If you look at our business at the beginning and the endof any year, separated only by a twelve-month period, about90% of our revenue in December is generated by products thatwere not available on the market in January. Unless you havea development machine that can create new products, androutinely achieve technology leadership, you cannot besuccessful. So when I say “you cannot save your way out of arecession,” it means that if you slow down the developmentmachine, trying to improve financial performance by onlycutting back on investments, you ultimately fail. If youlook at Intel’s general trend over its entire history, R&Dspending always tends to increase. We spend from $5.5 to $6billion every year on research and development, which is afairly large amount, larger by any country’s means.
E In a world where networking, computing andcommunications are converging even more, how is thisaffecting Intel’s overall vision and strategy?
The convergence of computing and communications is verycompatible with Intel’s philosophy and direction. Ascomputing, communication and rich content come together,more computing power to handle data is required. The trendis consistent with Intel’s generic approach, focusing onmicroprocessor power, on Moore’s law, continually improvingcomputing, generation after generation after generation. Idon’t see any disconnection between such a convergence andIntel’s direction.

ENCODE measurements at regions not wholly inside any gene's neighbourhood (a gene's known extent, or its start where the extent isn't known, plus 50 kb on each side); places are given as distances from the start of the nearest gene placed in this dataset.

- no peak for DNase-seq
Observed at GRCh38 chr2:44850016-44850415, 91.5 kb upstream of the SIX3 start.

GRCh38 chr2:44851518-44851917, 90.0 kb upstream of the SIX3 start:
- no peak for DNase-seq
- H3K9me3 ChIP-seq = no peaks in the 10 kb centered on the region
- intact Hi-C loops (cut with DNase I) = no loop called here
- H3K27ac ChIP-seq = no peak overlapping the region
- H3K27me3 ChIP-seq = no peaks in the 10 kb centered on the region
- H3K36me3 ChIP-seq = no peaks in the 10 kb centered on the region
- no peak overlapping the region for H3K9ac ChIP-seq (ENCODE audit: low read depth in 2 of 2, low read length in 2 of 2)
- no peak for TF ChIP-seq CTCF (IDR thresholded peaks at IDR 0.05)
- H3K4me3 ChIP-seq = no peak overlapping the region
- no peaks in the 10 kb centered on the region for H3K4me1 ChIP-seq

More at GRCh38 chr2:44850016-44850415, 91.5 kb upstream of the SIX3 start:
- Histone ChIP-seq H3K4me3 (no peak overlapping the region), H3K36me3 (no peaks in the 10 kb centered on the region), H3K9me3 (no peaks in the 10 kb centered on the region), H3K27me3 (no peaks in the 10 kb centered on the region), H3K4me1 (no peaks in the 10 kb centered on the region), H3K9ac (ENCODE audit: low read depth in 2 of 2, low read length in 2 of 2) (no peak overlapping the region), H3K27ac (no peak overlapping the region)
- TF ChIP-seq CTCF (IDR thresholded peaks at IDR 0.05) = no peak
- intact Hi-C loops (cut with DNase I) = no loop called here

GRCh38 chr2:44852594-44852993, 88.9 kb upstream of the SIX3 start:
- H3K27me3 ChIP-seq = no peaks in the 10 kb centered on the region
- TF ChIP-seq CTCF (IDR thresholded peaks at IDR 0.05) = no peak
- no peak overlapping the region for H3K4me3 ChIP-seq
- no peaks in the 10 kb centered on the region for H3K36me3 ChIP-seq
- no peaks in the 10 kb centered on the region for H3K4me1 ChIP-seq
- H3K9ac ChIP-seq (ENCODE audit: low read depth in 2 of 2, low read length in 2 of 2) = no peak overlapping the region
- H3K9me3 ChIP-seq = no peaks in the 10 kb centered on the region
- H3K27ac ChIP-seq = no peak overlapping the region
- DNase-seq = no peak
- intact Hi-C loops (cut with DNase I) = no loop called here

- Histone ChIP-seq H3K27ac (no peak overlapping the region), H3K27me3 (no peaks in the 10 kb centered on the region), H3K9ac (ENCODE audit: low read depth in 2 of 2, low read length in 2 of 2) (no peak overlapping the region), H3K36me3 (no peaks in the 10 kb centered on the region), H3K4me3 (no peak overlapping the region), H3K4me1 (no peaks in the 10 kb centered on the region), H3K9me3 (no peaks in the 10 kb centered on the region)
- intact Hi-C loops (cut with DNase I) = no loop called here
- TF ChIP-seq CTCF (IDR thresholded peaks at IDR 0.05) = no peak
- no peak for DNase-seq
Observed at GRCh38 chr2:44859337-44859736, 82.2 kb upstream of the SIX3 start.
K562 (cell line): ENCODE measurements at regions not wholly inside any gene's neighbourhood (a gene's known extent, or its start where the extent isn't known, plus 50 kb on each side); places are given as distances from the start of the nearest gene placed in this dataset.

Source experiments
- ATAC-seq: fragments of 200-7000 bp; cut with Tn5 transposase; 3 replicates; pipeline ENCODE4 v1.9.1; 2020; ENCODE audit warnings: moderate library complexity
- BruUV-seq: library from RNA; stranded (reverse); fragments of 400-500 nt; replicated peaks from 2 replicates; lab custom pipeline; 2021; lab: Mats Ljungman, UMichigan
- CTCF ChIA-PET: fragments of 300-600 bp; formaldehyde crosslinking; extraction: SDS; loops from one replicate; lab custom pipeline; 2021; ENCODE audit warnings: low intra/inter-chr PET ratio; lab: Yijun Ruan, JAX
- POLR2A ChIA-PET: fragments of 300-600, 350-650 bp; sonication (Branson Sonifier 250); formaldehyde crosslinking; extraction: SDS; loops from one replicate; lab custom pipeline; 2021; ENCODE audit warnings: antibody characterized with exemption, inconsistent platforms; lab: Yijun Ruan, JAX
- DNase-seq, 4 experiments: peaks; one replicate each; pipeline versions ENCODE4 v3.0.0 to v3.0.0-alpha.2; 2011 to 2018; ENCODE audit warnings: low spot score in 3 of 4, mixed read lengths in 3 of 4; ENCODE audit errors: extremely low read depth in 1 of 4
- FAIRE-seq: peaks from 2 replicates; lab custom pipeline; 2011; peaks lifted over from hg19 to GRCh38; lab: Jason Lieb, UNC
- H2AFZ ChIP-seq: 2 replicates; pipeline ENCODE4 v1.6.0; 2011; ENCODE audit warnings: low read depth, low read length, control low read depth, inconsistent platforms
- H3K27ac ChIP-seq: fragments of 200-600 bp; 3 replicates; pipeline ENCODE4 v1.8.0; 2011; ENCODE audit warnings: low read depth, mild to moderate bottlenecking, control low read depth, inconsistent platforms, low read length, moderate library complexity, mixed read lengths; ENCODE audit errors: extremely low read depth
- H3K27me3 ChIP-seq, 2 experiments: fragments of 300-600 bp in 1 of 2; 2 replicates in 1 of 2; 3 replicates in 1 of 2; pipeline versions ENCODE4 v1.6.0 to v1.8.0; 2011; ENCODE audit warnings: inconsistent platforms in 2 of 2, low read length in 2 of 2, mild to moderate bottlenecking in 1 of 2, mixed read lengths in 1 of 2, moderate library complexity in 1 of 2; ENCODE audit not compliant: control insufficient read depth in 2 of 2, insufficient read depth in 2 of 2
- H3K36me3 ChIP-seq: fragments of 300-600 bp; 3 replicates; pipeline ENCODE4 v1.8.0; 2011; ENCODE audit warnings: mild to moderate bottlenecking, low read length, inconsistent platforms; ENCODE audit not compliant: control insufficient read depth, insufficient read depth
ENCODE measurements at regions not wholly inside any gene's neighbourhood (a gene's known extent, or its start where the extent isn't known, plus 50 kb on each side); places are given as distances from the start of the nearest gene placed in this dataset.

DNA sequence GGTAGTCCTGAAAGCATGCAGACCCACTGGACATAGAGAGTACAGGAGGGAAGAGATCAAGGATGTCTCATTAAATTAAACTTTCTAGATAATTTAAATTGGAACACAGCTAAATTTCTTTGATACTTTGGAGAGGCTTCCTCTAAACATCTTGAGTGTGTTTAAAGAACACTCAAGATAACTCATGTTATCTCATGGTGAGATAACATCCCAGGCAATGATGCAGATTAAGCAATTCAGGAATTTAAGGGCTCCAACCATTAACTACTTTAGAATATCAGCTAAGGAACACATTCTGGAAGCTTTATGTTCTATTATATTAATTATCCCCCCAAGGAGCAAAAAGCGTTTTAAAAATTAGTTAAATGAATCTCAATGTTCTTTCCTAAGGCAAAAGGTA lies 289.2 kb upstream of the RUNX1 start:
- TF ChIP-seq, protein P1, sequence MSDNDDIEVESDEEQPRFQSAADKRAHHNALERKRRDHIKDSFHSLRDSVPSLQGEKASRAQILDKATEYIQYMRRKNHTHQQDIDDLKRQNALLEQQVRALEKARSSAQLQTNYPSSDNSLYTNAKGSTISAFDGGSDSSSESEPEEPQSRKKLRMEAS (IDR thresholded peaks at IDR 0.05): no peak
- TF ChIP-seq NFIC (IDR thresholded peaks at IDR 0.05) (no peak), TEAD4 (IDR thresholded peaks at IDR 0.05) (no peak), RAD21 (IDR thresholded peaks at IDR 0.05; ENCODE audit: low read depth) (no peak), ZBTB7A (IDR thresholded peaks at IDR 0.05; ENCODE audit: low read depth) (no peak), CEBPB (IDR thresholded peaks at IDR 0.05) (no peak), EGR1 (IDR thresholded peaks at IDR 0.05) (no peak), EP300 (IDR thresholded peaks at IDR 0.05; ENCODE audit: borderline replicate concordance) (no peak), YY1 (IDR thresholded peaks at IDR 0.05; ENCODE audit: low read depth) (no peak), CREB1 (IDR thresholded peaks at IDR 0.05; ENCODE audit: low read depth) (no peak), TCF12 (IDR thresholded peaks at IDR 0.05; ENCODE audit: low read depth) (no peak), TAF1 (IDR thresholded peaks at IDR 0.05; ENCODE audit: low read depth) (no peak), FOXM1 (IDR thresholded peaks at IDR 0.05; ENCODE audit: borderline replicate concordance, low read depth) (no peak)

As the economic environment evolves, Intel faceslower margins and increased competition from countries suchas China or India. How do you see the trend going and whatsteps is Intel taking to rise up to the challenge?
It is a rather interesting fact that people have beenwriting about Intel facing lower margins for years andyears. However, I am not sure the proposition is accurate.We have just announced, two or three days ago, that weexpect margins to increase for the second half of the year.For the past twenty years, margins have fluctuated betweenthe low and high fifty percent range. I also believe our CFOforecasted this year’s margins for the mid-fifties. Oursuccess is based on our leadership technology in the marketplace, providing us with a higher return on investment and ahigher margin on product. The challenge is to maintain ourmarket leadership position, which determines what marginswill look like. There is no question that the averageselling price for microprocessors has decreased over theyears, while our production machine is getting moreefficient, thus taking the cost down. As costs follow thefall in product prices, margin levels stay roughly constant.
How long will it take before we see seriouscompetition from countries like China and India in themicroprocessor industry? How does this affect Intel’s futureplans?